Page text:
5 Free Art Shows to See in L.A. This Week
Jonas Lund's Your Logo Here, installation view,
Courtesy of the artist and Steve Turner L.A.
This week, a master Viennese painter depicts herself as a rabbit downtown and an artist from Amsterdam turns his Hollywood show into a well-sponsored ping-pong event.
Alexei Pavlovich Solodovnikov’s 1955 painting The Divorce depicts a relatively well-dressed man sitting on a courtroom bench, staring ahead as his wife and child cry and huddle together in the background. Presumably, the man has just terminated his marriage. The painting currently hangs at the Wende Museum as part of the show “Questionable History,” curated by Joes Segal. Two labels on the wall flank the painting, each offering a different interpretation. The painting confronts the man's “urban modernity” and suggests “progress comes with sacrifice,” explains one label. The other label declares that the painting “fundamentally criticizes the effects of so-called ‘progress’ and ‘modernization,’ ideological catch words in Soviet society.” Similar dueling wall labels “explain” every work in the show, all of which were created during the Cold War, an exercise that shows how slanted and loaded official interpretation can be. 5741 Buckingham Pkwy., Ladera Heights; through March 31, 2017. (310) 216-1600, wendemuseum.org.
Knives with names
Erika Vogt’s “Eros Island: Knives Please Rise,” her current show at Overduin & Co., features larger-than-life weapons made of polyurethane. These colorful, unwieldy weapons lean against a gallery wall and Vogt, whose sculptures often double as props in performances that may or may not ever play out in real time, named them: Joan Knife, Astrid Knife, Richard Knife. Honeycomb-shaped sculptures reminiscent of brass knuckles appear in the show too, although everything is cartoonish and exaggerated, making the objects more endearing than menacing. 6693 Sunset Blvd., Hollywood; through Oct. 22. (323) 464-3600, overduinandco.com.
The centerpiece of artist Wu Tsang's show at 356 Mission is an onscreen romance, a film in which Tsang’s frequent collaborator boychild plays Qiu Jin, a feminist Chinese revolutionary executed in 1907. Tsang plays Qiu Jin’s close female friend, calligrapher Wu Zhuying. The gorgeously produced film keeps cutting to scenes of women with knives, doing martial arts. Then we see Tsang and boychild staring lovingly at each other, lost in their romance. Near the back of the room in which the film plays is a coffin-sized box holding a neon sculpture: “You sad legend,” the neon says, its accusatory, indulgent tone contrasting the heroic, uncritical beauty of the onscreen love story. 356 S. Mission Road, Boyle Heights; through Nov. 6. (323) 609-3162, 356mission.com.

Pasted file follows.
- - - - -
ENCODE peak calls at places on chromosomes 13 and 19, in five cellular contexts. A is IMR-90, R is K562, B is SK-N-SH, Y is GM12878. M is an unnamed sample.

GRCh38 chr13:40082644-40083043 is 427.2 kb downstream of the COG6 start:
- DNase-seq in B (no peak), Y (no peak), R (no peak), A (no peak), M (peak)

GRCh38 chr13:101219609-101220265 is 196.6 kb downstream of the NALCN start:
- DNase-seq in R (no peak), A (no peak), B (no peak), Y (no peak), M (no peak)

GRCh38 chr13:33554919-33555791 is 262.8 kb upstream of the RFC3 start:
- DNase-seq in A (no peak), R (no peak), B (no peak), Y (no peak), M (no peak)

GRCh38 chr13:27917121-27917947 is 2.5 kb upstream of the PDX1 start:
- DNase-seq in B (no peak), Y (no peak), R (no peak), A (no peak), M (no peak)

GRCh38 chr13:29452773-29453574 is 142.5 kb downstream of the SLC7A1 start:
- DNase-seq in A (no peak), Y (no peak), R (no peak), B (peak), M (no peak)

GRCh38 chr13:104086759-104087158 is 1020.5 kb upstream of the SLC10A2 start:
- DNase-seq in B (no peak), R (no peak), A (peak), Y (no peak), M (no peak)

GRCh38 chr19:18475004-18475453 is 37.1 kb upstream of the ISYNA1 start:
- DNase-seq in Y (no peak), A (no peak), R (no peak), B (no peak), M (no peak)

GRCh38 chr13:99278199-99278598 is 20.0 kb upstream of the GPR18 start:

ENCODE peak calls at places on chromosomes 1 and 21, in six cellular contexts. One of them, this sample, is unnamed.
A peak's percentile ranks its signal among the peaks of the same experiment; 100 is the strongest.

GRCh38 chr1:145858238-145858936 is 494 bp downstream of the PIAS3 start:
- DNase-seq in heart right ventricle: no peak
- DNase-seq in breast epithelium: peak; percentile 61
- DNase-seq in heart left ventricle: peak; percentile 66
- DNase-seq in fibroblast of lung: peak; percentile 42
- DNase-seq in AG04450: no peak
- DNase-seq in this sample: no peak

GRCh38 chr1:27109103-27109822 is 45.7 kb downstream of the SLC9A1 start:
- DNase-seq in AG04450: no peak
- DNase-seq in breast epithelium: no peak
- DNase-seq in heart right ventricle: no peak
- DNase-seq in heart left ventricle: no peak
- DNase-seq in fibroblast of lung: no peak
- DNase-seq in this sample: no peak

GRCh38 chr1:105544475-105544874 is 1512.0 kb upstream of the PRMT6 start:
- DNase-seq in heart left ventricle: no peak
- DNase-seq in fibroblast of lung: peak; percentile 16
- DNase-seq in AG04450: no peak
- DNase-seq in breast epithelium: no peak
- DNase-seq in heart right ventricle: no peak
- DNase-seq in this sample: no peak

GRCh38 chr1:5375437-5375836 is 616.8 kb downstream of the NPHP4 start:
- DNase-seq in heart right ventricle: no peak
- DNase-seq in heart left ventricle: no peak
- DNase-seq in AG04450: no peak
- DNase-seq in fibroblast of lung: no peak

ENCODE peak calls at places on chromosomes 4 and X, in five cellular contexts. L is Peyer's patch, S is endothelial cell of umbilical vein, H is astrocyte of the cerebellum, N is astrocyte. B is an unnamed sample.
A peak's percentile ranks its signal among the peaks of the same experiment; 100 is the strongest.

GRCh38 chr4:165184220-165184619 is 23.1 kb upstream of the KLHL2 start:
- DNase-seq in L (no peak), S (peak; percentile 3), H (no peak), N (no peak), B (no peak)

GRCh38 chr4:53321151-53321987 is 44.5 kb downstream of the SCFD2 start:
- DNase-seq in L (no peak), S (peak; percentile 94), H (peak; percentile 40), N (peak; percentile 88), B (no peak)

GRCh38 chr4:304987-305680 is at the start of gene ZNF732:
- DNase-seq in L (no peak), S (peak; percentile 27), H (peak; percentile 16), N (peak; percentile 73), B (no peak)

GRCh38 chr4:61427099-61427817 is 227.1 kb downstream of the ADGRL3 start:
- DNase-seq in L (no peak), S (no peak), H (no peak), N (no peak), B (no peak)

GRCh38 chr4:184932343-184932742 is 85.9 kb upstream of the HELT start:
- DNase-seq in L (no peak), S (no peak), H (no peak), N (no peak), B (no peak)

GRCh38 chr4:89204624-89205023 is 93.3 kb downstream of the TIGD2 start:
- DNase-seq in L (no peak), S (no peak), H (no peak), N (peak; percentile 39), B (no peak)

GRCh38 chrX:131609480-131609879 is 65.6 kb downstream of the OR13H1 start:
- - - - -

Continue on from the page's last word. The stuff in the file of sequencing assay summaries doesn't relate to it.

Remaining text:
A ping-pong table stands right in the middle of the gallery in “Your Logo Here,” Jonas Lund’s current show at Steve Turner. At the opening, people played against a ball-spitting machine while a gallery assistant picked up the stray white balls. Those who weren’t able to attend could watch the “game” live-streaming on Facebook (the “game” is always live-streaming, whether or not people are playing). A court made up of banners advertising art magazines, art fairs, galleries and beer brands surrounds the table. These businesses and organizations are sponsoring Lund’s show, having made some kind of economic exchange with the artist (not necessarily monetary). Jerseys on one wall are ads, too, as are Plexiglas panels installed on the opposite wall. Everything is red, white, blue and purple, commercially upbeat and patriotic. 6830 Santa Monica Blvd., Hollywood; through Oct. 8. (323) 460-6830, steveturner.la.
Self-portrait as rabbit and razor
Maria Lassnig painted herself as an amoeba floating inside a television screen, as a rabbit-nosed, froglike thing and as a headless being with a figure that looked like a chair. She would abstract her body — and bodies in general — in seemingly grotesque ways, but the results would somehow be charming. One painting in the current survey of the late Viennese painter’s work at Hauser Wirth & Schimmel, called Naval Boat, is a particularly weird, virtuosic gem. Two gray legs hold up a belly and a boat-shaped torso, with a pink open mouth at top but no face. Instead of a head, Lassnig has painted a pink and purple object that resembles a multiblade Gillette razor. 901 E. Third St., downtown; through Dec. 31. (213) 943-1620, hauserwirthschimmel.com.
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